This morning as I was reading the news I came across an article entitled: Why Do So Many People Hate US Airports (here’s the article if you’re interested) As I too have often wondered about this widespread phenomena I clicked on the article in hopes to gain some insight. I mean, sure, there are long lines and security checks that aren’t the most fun things in the world to go through. And if your plane gets delayed or cancelled then that’s not the greatest thing either. But in general it seems our traveling experience isn’t really that terrible, so what’s the big deal? Why do so many people gripe and complain so much about airports and flying?
The article poses reasons such as outdated terminals in need of upgrading and overcrowding but I think the real dissatisfaction comes not from our lack of shiny new buildings or the inability to boast butterfly, cactus, and orchid gardens like the Changi Airport in Singapore or an ice-skating rink and golf-driving range like an airport in South Korea. Don’t get me wrong, being able to visit a garden with 1,000 butterflies and a waterfall during a long layover sounds pretty great – and while I don’t ice skate or play golf I think it’s equally great to have those options available as well. However, I think our constant fussing and frustration has more to do with something much more ordinary and simplistic. I think we just aren’t used to stepping outside of our comfort zones often enough. Airports and airplanes toss us forcefully into an area we try with a great deal of force in our everyday lives to avoid at all costs: discomfort. We’re sitting super close to strangers in tightly crammed seats, standing in long lines actually having to wait for something to happen, and have limited food choices (gasp!). We’re also solidly transfixed on arriving somewhere else as opposed to being present in the moment, which doesn’t help matters.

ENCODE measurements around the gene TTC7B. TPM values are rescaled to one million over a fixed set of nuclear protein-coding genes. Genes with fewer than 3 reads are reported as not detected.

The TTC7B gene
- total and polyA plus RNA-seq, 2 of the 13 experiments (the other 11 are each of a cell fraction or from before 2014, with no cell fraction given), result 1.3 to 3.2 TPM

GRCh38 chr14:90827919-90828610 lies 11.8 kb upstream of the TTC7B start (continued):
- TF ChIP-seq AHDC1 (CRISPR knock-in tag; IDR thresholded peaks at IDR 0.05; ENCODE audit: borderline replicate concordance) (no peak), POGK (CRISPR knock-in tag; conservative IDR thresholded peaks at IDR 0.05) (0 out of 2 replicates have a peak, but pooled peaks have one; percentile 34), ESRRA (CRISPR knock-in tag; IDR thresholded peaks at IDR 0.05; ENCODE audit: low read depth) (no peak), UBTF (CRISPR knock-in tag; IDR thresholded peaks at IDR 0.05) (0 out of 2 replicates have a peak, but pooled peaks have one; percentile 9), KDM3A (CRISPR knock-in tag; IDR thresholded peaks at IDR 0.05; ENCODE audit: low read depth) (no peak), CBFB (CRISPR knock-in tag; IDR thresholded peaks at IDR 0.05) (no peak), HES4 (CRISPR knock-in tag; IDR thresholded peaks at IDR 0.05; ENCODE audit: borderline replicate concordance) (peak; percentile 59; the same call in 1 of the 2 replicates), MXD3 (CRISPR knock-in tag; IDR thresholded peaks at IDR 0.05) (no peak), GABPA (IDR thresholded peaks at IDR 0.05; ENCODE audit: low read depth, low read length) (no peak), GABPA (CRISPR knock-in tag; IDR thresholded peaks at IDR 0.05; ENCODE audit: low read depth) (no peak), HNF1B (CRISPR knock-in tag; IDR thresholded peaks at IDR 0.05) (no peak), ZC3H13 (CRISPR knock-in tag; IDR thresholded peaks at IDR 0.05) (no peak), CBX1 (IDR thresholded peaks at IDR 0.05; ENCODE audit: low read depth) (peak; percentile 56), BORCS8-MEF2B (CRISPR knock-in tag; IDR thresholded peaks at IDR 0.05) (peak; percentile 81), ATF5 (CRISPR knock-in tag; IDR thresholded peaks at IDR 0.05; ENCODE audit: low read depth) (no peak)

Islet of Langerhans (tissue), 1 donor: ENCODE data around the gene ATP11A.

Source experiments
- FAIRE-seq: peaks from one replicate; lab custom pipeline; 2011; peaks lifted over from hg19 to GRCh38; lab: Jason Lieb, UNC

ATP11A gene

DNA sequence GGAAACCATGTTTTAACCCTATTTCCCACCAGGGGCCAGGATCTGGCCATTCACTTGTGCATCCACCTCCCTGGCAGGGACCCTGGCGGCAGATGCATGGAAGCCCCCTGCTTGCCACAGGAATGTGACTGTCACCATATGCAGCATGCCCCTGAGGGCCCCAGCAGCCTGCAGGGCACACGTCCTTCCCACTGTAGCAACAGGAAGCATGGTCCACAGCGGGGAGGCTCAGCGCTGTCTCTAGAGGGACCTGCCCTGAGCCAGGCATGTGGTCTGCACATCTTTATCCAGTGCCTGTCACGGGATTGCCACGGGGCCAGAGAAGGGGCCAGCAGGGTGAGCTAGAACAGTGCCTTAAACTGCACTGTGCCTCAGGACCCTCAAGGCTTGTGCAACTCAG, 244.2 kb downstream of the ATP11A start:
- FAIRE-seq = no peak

I also think our weakened sense of gratitude plays a factor, as does our shirking of personal responsibility for our own quality of life. We’re so used to putting blame onto people, places, and things for our lack of well being when really it’s up to us to generate a good attitude and a sense of connection. Most of us don’t know how to be happy in the here and now in our everyday lives so why would our airport/flying experience be any different? It’s not the airport itself creating feelings of hatred so many people have. The airport simply gives us a concentrated opportunity to put on display how truly discontent we really are. Chances are if we loathe the whole flying experience we loathe a whole lot of other things too.
When our seeds of gratitude, flexibility, and connection are strong our flying experience has a great potential to be full of joy, ease, and wonder. It is within our capacity to direct our focus in the direction of:
- How the ability to take part in the miracle of flight is beyond amazing
- How our energy affects those around us and can cause further upset to airport workers, flight attendants, and fellow travelers when we’re being crabby and impatient
- How with our thoughts we make the world (as the Buddha stated) and
- How big of a convenience and luxury it is to be able to fly somewhere in a matter of a few hours
In the article, our US Vice President Joe Biden was quoted as saying, in regards to New York’s LaGuardia Airport, “feels like it’s in some Third World Country.” I’ve been to LaGuardia – and Mr. Biden, I think you’re being a tad over dramatic. Mr. Biden’s statement makes me wonder how sheltered his life must be in order to say such a thing. I kind of hope he later regretted having had this quote make its way into news outlets where the masses would encounter it, as in my humble opinion his remark speaks volumes about our spoiled, out of touch American tendencies.
If we have upcoming travel plans around the holiday season I urge us to practice mindfulness and compassion when shuffling about with our rolling luggage through airport terminals or filing onto our designated aircraft. We are not separate, independent beings as we might like to think. Every thing we do and say ripples outwards into our environment affecting those around us. May we learn how to smile, walk with lightness in our steps, and breathe deeply amid our fellow travel companions as we embark in the awesome adventure of flight. Happy travels dear friends.